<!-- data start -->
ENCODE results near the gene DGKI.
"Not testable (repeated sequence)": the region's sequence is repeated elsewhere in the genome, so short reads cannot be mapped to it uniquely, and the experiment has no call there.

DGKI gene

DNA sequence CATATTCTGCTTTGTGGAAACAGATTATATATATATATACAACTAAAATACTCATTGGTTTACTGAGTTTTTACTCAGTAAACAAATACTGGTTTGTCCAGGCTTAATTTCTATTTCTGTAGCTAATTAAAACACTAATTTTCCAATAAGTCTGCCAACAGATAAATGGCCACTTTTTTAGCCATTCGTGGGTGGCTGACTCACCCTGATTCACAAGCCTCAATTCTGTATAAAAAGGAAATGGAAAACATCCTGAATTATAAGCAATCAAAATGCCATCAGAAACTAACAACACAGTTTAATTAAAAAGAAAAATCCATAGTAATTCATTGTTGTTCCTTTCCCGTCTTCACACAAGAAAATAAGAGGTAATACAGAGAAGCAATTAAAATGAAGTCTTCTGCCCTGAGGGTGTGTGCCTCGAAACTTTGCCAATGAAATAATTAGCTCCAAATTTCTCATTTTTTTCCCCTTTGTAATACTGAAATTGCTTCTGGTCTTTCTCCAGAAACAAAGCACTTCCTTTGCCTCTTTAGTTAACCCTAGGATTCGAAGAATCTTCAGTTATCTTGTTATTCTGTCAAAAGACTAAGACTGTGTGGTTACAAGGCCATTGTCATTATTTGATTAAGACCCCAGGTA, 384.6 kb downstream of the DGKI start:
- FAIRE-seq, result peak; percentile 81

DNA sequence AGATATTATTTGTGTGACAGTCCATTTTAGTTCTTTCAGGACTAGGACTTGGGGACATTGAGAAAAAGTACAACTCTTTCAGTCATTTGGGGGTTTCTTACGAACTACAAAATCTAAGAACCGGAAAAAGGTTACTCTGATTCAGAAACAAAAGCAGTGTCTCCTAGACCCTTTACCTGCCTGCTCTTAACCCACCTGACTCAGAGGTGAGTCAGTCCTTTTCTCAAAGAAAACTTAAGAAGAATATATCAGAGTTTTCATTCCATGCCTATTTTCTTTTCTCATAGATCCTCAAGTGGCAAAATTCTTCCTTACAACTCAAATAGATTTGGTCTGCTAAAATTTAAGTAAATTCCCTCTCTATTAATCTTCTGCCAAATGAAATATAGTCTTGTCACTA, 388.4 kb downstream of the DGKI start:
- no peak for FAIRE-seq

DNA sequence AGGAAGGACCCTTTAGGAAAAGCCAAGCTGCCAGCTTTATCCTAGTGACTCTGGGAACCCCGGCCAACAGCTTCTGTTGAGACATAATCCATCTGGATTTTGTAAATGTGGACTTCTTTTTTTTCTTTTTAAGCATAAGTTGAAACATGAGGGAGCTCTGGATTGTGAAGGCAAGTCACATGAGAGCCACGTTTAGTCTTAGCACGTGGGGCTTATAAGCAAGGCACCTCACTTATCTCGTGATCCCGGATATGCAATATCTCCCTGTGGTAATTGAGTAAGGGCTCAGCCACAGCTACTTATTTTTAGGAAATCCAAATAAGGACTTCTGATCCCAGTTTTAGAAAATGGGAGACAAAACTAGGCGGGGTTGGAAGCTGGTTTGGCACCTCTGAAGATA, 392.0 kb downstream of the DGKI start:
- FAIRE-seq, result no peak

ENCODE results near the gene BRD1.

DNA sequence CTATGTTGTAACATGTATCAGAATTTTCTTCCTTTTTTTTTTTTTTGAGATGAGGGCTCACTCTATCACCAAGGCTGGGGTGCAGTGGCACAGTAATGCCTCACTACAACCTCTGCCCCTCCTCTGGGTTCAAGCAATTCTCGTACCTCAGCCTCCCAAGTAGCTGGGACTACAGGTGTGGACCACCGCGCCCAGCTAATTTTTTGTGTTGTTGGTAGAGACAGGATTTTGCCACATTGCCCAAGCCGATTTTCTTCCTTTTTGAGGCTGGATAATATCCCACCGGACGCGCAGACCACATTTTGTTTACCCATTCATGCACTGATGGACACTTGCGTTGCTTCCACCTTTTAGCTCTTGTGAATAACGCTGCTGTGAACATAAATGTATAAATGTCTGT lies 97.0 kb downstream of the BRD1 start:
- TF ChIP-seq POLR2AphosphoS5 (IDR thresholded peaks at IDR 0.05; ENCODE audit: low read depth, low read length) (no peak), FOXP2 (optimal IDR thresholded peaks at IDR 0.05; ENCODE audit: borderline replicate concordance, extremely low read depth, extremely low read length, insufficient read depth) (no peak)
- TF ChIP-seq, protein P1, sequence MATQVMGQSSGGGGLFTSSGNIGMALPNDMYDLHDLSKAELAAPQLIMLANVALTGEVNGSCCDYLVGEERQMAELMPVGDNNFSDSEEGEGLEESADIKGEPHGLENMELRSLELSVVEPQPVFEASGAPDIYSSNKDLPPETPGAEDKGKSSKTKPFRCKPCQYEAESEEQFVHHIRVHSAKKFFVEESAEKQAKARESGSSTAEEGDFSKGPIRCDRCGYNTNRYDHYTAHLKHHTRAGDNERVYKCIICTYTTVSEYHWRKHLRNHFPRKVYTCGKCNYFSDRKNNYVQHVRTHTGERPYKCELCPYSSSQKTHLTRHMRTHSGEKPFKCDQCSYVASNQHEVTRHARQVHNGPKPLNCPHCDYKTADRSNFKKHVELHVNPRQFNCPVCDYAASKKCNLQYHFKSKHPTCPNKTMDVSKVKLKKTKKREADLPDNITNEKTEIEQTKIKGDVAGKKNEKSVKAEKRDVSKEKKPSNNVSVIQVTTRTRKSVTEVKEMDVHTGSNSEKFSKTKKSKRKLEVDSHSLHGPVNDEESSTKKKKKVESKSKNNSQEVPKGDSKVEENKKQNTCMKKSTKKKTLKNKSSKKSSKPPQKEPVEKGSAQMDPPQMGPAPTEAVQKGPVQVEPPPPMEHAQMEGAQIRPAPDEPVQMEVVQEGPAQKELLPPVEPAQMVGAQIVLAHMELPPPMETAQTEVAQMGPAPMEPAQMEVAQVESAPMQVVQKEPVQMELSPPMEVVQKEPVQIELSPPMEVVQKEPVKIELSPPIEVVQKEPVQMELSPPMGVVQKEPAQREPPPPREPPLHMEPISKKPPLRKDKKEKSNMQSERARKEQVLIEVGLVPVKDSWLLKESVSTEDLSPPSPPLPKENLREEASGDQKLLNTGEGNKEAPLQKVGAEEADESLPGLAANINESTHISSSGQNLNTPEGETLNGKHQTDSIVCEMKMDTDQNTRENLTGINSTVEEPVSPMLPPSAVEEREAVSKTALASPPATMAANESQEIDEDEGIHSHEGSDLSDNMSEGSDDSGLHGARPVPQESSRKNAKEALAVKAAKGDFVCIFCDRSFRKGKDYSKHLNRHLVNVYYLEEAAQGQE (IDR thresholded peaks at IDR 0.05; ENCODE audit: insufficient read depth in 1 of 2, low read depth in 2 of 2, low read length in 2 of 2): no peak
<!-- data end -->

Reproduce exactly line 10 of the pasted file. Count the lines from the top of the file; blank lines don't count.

ENCODE results near the gene BRD1.